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A.M. BestTV: LexisNexis VP predicts 50% of collision losses self-service, ‘touchless’ in 5 years

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Business Practices | Insurance | Market Trends | Repair Operations | Technology

LexisNexis Vice President of Risk Solutions Vice President Bill Brower told A.M. BestTV last month he sees self-service and “touchless” methodology being used in 50 percent of all collision claims by 2022.

“We believe that up to 50 percent of the collision losses today could be handled in a self-service or touchless manner,” Brower told A.M. BestTV in a video posted Aug. 15, clarifying that forecast as “at least within the next five” years.

“Over the next 10 years, I really see us moving to an environment where the vehicle can report the loss for the customer,” Brower said. It might not even be the vehicle; telematics within a smartphone or USB dongle might be able to notice a crash and inform the carrier with an electronic first notice of loss.

“Self-service” claims are like what Allstate’s doing now with QuickFotoClaim. A LexisNexis March 2017 whitepaper by Brower and Todd Fannin defines “self-service” or “Virtual Handling” claims as “a process or workflow in which either a customer or vendor captures damage photos or streaming video that allows a claims adjuster to conduct the damage assessment remotely. No insurance carrier employee conducts a physical, in-person inspection of the vehicle or property.”

Brower’s whitepaper states 38 percent of insurers surveyed are using Virtual Handling.

“Touchless” claims are what insurers like Metromile and Lemonade (home insurance) are doing now, where a piece of telematics technology or the customer reports the damage, and artificial intelligence evaluates and pays the claim.

Brower and Fannin’s paper define “Touchless Handling” as “a process or workflow that is similar to Virtual Handling except no claims adjuster or insurance carrier employee is involved in the claims process at all. Technology is used to report the claim, capture damage or invoices, run a system audit and communicate with the customer electronically. If the claim meets approved criteria, the claim is automatically paid without human intervention.”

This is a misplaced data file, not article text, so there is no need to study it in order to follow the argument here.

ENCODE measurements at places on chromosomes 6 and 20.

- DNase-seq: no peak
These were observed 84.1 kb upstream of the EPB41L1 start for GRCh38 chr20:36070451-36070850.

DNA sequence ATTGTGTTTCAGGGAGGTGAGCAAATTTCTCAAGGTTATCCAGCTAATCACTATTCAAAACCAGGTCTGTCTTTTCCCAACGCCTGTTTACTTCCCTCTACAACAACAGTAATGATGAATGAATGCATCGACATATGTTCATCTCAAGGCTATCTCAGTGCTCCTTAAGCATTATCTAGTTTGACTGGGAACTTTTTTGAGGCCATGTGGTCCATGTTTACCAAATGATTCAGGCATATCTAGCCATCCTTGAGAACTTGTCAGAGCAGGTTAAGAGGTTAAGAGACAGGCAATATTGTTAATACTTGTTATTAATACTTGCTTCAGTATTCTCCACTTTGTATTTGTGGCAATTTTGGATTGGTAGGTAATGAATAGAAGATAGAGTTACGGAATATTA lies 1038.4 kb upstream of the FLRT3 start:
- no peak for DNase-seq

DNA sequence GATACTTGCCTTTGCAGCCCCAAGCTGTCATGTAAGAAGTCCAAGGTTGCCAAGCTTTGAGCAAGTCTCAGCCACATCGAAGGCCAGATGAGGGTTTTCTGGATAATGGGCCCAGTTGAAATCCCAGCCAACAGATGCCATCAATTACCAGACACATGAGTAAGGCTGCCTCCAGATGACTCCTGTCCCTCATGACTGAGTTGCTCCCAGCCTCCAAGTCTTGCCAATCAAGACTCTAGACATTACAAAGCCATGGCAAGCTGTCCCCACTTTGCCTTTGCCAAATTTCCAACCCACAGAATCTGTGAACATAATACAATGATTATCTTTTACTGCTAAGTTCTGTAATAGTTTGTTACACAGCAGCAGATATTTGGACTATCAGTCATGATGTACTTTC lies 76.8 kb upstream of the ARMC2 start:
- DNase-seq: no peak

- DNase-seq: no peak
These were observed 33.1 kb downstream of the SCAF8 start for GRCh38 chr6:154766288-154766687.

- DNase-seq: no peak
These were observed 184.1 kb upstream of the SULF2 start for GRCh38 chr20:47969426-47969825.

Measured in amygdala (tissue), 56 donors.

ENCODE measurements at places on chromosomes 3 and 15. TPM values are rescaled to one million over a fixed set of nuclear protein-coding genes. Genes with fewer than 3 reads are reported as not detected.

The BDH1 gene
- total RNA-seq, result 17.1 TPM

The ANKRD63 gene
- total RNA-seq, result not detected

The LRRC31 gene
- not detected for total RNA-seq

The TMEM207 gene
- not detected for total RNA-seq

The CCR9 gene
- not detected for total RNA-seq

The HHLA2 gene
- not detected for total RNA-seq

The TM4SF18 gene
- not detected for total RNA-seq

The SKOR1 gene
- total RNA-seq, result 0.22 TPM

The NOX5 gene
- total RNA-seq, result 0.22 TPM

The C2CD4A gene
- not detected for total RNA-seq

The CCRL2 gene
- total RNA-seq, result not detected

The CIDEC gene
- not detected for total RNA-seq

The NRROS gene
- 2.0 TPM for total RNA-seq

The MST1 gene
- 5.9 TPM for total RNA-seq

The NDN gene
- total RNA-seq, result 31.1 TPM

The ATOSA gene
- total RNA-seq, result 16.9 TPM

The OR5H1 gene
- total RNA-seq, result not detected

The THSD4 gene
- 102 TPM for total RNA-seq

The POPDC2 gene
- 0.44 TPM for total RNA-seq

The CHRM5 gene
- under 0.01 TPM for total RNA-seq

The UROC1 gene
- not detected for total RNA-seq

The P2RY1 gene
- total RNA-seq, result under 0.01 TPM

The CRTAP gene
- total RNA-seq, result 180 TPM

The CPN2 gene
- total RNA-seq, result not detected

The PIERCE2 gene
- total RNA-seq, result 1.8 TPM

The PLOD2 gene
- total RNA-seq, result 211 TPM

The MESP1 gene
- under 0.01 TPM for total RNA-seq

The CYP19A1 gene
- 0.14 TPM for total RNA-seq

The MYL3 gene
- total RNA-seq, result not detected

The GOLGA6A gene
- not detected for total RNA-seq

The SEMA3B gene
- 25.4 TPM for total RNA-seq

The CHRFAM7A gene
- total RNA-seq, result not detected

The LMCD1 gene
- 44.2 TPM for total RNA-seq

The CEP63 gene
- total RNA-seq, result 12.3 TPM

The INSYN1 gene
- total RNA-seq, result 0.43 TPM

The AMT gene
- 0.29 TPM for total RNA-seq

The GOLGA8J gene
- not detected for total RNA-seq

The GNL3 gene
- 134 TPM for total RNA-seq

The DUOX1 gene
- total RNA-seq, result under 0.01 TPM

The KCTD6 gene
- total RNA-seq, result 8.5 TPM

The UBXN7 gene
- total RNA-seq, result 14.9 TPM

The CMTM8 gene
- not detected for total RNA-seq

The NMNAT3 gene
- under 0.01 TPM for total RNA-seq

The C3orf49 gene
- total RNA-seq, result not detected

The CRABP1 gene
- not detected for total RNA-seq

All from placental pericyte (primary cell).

“I really expected more executives to say, ‘Oh, that’s a crazy idea. We can’t use telematics in claims,'” Brower told A.M. Best. But 100 percent of carriers surveyed by LexisNexis called “at least somewhat likely” they would use telematics in claims, he said.

“I think that definitely is the future,” he said.

Disregarding the issue of insurer and OEM “steering” raised by the EFNOL “touchless” process, three things come to mind about this future.

It’s even more crucial for shops to educate their customers of the risk the A.I.’s or photo appraiser’s initial check is underestimating the damage and to bring in vehicles for a proper physical inspection just to be sure. It’s going to be tempting to just assume “the computer knows best” and take the money and run assuming it’s “not that bad” — when in fact the car now needs ADAS calibration and has hidden damage from the crash energy transfer.

Will the objectivity of the A.I. actually produce better results for shops than your local “no experience needed” adjuster? Or will the model be skewed by insurer incentives to deflate costs and a data set of estimates from adjusters and shops either uninformed or intentionally eliminating line items. Even telematics-based claims relying on objective data from the car itself (change in velocity and g-forces, for example) are only going to be as good as the model calculating what might be damaged.

Will insurers save so much money by cutting staff and time until first notice of loss that they’ll drop resistance to supplements unless the A.I. flags one as fraudulent? Is it really worth storage, rental car, adjuster and supervisor salaries and benefits, and customer dissatisfaction to spend time and manpower arguing with a shop over legitimate supplements? (Which average $870.27, according to Mitchell’s second-quarter data.)

What happens to direct repair shops under a model where the insurer doesn’t need them to write initial estimates, which Brower described as one example of the “Fast Track” methodology now transitioning to virtual/self-service claims.

We don’t have the answers, but these are the kinds of questions shops need to consider as new claims methodology and technology takes over the P&C industry.

More information:

“Hands Off: Insurers Move Toward Era of Touchless Claims”

A.M. BestTV, Aug. 15, 2017

“LexisNexis Risk Solutions Study Reveals the Roadmap to ‘Touchless’ Claims”

LexisNexis, March 22, 2017

LexisNexis 2017 “Future of Claims Study”

LexisNexis, 2017

Featured image: Allstate’s QuickFoto Claim is shown. (Provided by Allstate)